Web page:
1 For the singular relation in which Swift stood to Miss Vanhomrigh, see his poem, "Cadenus and Vanessa."-Cadenus is an anagram of Decanus, Dean. 2 See Scott's Life, p. 275.

Ibid. p. 282; and the Drapier's Letters.

FROM THE JOURNAL OF A MODERN LADY.

273

In 1726 he visited England for the publication of the celebrated Travels of Gulliver. His health was now breaking ; in the midst of a paroxysm of his disease he was recalled to Ireland by the threatening illness of Stella. On her recovery he had again an opportunity, but for the last time, of enjoying the society of Pope, Gay, and Arbuthnot, the friends of his happier days. He returned to Ireland to lay Stella in the grave; she died in 1727, his unacknowledged wife, broken by the sickness of hope deferred by Swift's apparently motiveless cruelty.

* From this period there is little in his life that is interesting. He continued occasionally to interfere in public affairs, and to correspond with his literary friends in England. From about the year 1736 his constitution became less and less able to resist his terrible malady. In his writings occur some presentiments of his tendency to insanity ; and as early as the year 1717, on noticing while walking with a friend a beautiful elm whose uppermost branches were decayed -“ I shall be like that tree,” he is reported to have said ;“ I shall die at the top." In the last years of his lite his moroseness and irritation increased to such a degree that his most familiar friends were driven from his side. “ The curtain," says Scott, “ darkened ere it fell :" after two years passed in lethargic and hopeless idiocy, he expired on the 19th of October 1745. His death was mourned by an enthusiastic people as a national loss. His fortune was bequeathed to found a lunatic asylum in Dublin.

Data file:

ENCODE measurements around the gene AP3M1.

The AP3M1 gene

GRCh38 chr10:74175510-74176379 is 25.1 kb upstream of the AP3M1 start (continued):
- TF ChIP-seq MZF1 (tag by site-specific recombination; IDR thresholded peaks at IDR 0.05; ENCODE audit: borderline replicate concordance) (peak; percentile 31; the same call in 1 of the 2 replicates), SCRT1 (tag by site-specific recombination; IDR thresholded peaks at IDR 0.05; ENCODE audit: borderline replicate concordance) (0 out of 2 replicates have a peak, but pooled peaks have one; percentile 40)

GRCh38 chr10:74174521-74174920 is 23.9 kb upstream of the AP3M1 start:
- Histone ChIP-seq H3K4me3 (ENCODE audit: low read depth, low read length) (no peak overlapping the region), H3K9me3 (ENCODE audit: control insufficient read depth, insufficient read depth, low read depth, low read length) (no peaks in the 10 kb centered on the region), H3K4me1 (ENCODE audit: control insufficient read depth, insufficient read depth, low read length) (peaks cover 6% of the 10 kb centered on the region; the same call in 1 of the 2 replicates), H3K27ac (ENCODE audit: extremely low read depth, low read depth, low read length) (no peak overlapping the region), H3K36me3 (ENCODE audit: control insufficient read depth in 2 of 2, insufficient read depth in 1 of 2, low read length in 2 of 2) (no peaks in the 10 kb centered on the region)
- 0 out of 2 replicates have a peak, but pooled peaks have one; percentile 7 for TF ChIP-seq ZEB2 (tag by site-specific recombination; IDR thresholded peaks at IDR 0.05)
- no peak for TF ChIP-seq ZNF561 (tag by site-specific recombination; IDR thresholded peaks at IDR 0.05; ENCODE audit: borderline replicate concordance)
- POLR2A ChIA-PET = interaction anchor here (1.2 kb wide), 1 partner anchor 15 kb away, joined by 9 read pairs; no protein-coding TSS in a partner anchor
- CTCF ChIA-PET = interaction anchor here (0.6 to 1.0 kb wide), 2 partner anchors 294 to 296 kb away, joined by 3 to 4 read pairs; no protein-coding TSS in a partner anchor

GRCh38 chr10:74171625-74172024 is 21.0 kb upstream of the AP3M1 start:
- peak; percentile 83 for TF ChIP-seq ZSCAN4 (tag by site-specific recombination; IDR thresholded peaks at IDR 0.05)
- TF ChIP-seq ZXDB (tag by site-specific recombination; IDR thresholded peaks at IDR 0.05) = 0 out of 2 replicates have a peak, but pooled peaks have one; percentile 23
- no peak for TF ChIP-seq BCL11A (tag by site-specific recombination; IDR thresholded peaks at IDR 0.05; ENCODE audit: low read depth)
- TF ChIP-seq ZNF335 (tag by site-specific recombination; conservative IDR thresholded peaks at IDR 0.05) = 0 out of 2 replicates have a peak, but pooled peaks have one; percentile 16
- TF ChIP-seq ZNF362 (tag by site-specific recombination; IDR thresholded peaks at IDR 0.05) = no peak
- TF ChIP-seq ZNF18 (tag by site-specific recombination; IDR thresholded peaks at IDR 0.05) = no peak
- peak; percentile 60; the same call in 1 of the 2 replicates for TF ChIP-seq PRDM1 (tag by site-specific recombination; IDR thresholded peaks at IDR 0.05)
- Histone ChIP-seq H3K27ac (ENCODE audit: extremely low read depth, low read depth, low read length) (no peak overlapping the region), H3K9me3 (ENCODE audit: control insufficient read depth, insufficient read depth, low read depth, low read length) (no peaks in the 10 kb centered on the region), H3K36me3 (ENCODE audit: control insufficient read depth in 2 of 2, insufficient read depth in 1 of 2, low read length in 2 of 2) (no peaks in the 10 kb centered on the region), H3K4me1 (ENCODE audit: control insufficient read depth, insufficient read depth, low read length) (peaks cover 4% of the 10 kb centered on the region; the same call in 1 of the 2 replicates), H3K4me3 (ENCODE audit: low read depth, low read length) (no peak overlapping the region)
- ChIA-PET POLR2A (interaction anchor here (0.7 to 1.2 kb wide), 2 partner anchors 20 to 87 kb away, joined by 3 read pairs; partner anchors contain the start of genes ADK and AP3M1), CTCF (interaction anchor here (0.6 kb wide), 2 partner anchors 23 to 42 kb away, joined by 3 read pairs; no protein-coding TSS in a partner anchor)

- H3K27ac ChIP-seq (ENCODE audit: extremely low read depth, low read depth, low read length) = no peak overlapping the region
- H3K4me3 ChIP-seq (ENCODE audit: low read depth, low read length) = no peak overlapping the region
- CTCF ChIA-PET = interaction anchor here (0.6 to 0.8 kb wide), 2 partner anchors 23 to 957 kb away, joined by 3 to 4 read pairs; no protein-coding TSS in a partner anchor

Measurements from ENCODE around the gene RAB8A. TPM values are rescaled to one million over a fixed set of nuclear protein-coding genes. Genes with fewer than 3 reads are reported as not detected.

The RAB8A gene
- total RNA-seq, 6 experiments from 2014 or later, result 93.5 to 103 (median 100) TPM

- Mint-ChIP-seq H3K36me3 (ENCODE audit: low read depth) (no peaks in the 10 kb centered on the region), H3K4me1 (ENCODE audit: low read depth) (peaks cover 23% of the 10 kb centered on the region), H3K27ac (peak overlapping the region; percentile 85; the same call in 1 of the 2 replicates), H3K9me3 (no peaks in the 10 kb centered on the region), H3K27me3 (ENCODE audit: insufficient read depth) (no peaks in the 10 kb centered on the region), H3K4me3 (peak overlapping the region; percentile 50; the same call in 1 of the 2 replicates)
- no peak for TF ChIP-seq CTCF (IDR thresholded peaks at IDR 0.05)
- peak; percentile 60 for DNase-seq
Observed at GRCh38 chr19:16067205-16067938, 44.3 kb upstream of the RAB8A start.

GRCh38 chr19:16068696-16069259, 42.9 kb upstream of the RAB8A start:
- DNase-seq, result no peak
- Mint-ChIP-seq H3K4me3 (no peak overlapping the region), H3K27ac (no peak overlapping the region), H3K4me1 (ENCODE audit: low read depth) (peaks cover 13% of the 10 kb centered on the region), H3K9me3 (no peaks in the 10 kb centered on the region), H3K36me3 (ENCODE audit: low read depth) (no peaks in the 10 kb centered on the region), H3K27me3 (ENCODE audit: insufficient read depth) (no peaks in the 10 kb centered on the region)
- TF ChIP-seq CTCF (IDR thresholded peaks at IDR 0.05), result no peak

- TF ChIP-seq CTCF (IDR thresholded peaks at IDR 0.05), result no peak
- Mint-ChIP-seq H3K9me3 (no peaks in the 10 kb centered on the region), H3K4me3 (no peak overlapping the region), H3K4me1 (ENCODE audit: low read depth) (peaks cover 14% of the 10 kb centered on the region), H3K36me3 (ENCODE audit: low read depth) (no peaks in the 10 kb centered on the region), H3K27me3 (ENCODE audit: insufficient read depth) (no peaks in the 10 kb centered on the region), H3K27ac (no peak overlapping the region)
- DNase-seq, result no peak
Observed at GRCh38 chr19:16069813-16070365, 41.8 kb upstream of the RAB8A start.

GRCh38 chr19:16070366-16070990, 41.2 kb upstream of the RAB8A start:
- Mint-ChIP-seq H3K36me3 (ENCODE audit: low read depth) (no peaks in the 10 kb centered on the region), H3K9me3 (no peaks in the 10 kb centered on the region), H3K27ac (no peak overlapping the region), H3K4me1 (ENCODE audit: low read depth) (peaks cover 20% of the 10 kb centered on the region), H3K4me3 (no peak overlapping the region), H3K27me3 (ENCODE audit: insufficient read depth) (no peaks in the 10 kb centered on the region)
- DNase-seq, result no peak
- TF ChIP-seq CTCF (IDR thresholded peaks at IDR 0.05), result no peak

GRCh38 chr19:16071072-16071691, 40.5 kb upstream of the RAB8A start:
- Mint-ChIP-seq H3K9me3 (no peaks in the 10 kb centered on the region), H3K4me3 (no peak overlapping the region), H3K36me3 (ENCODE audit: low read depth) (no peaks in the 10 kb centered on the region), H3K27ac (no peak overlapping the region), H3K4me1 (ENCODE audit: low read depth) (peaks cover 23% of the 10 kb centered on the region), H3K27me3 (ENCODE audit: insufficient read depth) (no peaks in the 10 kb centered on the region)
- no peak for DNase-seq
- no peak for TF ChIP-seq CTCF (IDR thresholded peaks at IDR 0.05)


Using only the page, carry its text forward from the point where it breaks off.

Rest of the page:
Swift is not in the proper acceptation of the term a poet. " Cousin Swift, you will never be a poet," was his relation Dryden's remark to him on his showing to the great bard some of his youthful Pindaric odes. His pieces consist of songs, lampoons, satires, occasional bursts of humour in rhyme, all brilliant, fluent, and elegant, abounding in the happiest characteristics of style ; all with some object, important or trilling, beyond the accomplishment of which the writer looked not ; he was utterly indifferent, apparently, to fame. “ All his verses," says Johnson, “ exemplify his own definition of a good style--they consist of proper words in their proper places.'" His political treatises have of course lost their object, value, and interest ; but they remain models of the purest English writing. “ The. Tale of a Tub;' • The Battle of the Books,' and Gulliver's Travels,' are chiefly the works which stamp him as an English classic of the first rank.”

FROM "THE JOURNAL OF A MODERN LADY."
Unwilling Muse, begin thy lay,
The annals of a female day.

By nature turn'd to play the rake well,
(As we shall show you in the sequel,)
The modern dame is wak'd by noon,
(Some authors say, not quite so soon)
Because, though sore against her will,
She sate all night up at quadrille.
She stretches, gapes, unglues her eyes,
And asks, if it be time to rise :
Of headache and the spleen complains;
And then, to cool her heated brains,
Her night-gown and her slippers brought her,
Takes a large dram of citron-water.